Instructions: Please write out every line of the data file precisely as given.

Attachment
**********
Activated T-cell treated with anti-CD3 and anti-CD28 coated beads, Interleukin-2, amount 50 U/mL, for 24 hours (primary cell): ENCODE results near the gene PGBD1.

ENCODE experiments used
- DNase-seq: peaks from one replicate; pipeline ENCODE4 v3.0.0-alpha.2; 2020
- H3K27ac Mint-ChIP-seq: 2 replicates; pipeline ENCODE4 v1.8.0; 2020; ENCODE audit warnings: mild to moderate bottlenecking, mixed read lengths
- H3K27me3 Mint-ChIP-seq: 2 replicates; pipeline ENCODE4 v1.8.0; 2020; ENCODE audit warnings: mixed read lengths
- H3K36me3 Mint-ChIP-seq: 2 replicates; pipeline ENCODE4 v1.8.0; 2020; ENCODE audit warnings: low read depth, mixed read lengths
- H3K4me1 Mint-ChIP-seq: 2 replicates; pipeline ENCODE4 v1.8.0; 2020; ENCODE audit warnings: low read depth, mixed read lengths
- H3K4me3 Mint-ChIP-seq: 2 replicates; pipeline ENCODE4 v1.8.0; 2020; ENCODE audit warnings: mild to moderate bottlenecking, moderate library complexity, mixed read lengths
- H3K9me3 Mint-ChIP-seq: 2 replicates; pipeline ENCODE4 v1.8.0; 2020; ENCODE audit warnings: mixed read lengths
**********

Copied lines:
Activated T-cell treated with anti-CD3 and anti-CD28 coated beads, Interleukin-2, amount 50 U/mL, for 24 hours (primary cell): ENCODE results near the gene PGBD1.

ENCODE experiments used
- DNase-seq: peaks from one replicate; pipeline ENCODE4 v3.0.0-alpha.2; 2020
- H3K27ac Mint-ChIP-seq: 2 replicates; pipeline ENCODE4 v1.8.0; 2020; ENCODE audit warnings: mild to moderate bottlenecking, mixed read lengths
- H3K27me3 Mint-ChIP-seq: 2 replicates; pipeline ENCODE4 v1.8.0; 2020; ENCODE audit warnings: mixed read lengths
- H3K36me3 Mint-ChIP-seq: 2 replicates; pipeline ENCODE4 v1.8.0; 2020; ENCODE audit warnings: low read depth, mixed read lengths
- H3K4me1 Mint-ChIP-seq: 2 replicates; pipeline ENCODE4 v1.8.0; 2020; ENCODE audit warnings: low read depth, mixed read lengths
- H3K4me3 Mint-ChIP-seq: 2 replicates; pipeline ENCODE4 v1.8.0; 2020; ENCODE audit warnings: mild to moderate bottlenecking, moderate library complexity, mixed read lengths
- H3K9me3 Mint-ChIP-seq: 2 replicates; pipeline ENCODE4 v1.8.0; 2020; ENCODE audit warnings: mixed read lengths